Fantastic perspectives and where to find them: involving patients and citizens in digital health research
Osmanlliu, E., Paquette, J., Grenier, AD. et al. Fantastic perspectives and where to find them: involving patients and citizens in digital health research. Res Involv Engagem 8, 37 (2022). https://doi.org/10.1186/s40900-022-00374-6
Digital contact tracing and exposure notification apps have quickly emerged as a potential solution to achieve timely and effective contact tracing for the SARS-CoV-2 virus. Nonetheless, their actual uptake remains limited. Citizens, including patients, are rarely consulted and included in the design and implementation process. Their contribution supports the acceptability of such apps, by providing upstream evidence on incentives and potential barriers that are most relevant to users. The DIGICIT (DIGITal CITizenship) project relied on patient and citizen partnership in research to better integrate public perspectives on these apps. In this paper, we present the co-construction process that led to the survey instrument used in the DIGICIT project and the interpretation of its results. This approach promotes public participation in research on contact tracing and exposure notification apps, as well as related digital health applications.
This article has three objectives: (1) describe the methodological process to co-construct a questionnaire and interpret the survey results with patients and citizens, (2) assess their experiences regarding this methodology, and (3) propose best practices for their involvement in digital health research.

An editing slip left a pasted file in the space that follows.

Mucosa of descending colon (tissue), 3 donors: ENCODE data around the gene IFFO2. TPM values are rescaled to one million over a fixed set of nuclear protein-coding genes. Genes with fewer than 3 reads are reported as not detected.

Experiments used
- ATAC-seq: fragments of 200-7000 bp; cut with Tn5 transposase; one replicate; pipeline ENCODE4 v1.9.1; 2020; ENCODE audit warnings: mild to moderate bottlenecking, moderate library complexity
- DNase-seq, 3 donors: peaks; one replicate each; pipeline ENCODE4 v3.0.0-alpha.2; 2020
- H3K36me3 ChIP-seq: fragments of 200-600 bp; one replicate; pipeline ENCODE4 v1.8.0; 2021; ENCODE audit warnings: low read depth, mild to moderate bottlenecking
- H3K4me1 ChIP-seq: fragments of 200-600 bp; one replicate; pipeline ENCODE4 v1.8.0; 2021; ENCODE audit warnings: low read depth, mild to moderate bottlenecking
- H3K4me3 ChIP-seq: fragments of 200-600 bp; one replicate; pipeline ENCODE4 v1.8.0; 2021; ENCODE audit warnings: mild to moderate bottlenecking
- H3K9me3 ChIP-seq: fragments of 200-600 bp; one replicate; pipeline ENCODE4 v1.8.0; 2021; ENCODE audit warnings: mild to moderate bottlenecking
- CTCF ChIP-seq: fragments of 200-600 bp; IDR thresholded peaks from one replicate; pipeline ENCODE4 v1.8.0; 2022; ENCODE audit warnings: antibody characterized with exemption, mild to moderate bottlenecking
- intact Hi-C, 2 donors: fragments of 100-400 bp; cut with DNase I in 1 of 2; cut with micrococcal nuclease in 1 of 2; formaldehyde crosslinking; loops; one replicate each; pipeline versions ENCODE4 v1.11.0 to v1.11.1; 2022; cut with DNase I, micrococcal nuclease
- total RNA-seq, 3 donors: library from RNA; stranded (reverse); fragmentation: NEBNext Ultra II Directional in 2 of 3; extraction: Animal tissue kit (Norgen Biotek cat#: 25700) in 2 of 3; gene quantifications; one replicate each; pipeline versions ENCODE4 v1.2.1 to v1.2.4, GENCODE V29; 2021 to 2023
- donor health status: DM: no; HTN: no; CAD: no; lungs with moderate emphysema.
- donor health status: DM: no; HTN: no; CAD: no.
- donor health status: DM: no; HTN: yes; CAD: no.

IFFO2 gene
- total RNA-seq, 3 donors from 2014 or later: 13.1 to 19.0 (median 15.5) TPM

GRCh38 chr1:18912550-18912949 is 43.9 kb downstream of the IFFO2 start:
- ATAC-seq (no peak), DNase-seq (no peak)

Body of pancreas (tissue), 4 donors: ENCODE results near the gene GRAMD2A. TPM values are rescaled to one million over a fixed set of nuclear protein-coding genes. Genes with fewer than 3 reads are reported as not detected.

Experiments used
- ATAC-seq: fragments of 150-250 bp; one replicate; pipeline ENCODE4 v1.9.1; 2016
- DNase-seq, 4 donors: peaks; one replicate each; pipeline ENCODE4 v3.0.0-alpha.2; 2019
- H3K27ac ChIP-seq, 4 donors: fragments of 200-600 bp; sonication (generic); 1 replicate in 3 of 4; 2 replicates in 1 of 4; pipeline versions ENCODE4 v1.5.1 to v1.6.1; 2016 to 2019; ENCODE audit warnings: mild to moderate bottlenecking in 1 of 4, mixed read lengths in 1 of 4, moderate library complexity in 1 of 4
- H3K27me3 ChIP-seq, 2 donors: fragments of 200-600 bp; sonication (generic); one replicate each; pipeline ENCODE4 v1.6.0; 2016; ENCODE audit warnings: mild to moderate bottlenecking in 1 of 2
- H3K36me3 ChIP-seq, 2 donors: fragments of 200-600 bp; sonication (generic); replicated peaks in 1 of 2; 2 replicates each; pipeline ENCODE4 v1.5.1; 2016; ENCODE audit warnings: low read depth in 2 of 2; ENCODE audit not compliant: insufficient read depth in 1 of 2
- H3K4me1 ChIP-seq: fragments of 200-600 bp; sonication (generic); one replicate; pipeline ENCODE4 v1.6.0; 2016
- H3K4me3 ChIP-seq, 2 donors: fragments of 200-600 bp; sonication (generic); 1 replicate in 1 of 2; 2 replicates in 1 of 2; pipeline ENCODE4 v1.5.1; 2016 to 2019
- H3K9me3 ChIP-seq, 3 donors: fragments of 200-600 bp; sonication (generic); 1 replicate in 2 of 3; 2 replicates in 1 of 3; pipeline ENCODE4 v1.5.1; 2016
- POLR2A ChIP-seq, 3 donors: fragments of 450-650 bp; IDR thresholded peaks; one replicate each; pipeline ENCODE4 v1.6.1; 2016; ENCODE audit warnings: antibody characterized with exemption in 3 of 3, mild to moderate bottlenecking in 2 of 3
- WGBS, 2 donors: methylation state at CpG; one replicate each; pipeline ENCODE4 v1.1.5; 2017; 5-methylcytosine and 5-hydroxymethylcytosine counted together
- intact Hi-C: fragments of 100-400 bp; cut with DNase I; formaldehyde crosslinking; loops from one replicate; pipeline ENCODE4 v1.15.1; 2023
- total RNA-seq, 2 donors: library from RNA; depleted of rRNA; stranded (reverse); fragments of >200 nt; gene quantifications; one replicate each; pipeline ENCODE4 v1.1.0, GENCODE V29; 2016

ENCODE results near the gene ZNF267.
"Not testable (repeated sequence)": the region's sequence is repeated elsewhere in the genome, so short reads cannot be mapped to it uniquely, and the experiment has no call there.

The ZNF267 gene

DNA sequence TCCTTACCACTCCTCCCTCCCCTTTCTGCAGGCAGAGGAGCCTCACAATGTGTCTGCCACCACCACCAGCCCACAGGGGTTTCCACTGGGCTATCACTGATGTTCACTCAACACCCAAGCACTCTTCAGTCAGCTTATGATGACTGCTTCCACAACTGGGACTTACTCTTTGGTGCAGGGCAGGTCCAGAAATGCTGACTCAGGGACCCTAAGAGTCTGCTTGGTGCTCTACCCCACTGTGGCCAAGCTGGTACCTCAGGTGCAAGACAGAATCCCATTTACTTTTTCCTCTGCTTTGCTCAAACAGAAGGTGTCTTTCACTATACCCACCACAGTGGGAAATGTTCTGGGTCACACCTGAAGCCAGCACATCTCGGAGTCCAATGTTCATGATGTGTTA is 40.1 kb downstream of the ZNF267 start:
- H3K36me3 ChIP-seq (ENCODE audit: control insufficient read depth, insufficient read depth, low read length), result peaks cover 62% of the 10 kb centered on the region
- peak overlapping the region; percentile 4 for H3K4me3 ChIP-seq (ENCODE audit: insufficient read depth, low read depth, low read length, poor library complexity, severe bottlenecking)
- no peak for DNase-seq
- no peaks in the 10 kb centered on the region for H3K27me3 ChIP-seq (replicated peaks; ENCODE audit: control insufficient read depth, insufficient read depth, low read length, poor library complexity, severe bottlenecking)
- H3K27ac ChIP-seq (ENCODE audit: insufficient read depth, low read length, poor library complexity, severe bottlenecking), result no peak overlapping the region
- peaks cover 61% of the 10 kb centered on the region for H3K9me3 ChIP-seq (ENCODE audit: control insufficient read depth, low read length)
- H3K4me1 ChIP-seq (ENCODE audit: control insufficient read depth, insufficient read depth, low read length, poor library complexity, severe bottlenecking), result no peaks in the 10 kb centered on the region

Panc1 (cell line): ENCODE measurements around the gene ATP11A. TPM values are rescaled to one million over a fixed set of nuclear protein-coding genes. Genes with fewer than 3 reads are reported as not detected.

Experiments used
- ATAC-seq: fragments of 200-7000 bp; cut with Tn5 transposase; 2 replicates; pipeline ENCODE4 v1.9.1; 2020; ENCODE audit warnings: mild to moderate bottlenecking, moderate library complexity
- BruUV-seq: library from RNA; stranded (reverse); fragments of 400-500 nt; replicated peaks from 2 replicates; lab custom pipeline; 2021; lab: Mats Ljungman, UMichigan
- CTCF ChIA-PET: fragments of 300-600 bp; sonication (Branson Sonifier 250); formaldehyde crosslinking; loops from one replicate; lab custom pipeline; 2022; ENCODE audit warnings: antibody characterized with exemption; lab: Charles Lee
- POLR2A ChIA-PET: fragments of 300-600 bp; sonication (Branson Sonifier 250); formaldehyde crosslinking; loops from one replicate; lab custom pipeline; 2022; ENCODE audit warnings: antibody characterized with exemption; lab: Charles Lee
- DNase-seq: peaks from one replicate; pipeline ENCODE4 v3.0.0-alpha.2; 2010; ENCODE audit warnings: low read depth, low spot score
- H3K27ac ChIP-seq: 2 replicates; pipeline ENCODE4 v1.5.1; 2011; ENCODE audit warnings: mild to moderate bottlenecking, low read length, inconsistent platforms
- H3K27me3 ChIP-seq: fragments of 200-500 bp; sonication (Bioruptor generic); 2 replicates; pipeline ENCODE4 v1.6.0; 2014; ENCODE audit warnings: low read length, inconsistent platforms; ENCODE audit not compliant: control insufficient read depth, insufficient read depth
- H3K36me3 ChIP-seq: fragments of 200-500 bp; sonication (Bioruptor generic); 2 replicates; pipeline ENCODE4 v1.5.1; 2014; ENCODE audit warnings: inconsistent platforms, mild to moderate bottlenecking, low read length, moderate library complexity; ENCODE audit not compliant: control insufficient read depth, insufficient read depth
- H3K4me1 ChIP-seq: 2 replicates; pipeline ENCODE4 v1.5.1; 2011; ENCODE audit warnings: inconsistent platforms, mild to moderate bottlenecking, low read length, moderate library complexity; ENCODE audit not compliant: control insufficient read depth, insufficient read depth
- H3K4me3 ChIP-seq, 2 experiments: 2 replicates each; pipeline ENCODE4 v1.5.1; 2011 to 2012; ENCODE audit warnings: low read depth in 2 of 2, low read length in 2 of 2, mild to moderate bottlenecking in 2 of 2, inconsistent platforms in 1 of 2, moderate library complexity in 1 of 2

The DIGICIT project was developed in four steps: (1) creation of the advisory committee composed of patients and citizens, (2) co-construction of a questionnaire, (3) interpretation of survey results, and (4) assessment of the experience of committee participants.
Of the 25 applications received for participation in the advisory committee, we selected 12 people based on pre-established diversity criteria. Participants initially generated 84 survey questions in the first co-construction meeting, and eventually selected 36 in the final version. Participants made more than 20 recommendations when interpreting survey results and suggested carrying out focus groups with marginalized populations to increase representativity. They appreciated their inclusion early in the research process, being listened to and respected, the collective intelligence, and the method used for integrating their suggestions. They suggested that the study objectives and roles be better defined, that more time in the brainstorming sessions be allowed, and that discussion outside of meetings be encouraged.
Having patients and citizens actively participating in this research constitutes the main methodological strength. They enriched the study from start to finish, and recommended the addition of focus groups to seek the perspective of marginalized groups that are typically under-represented from digital health research. Clear communication of the project objectives, good organization in meetings, and continuous evaluation from participants allow best practices to be achieved for patients’ and citizens’ involvement in digital health research. Co-construction in research generates critical study design ideas through collective intelligence. This methodology can be used in various clinical contexts and different healthcare settings.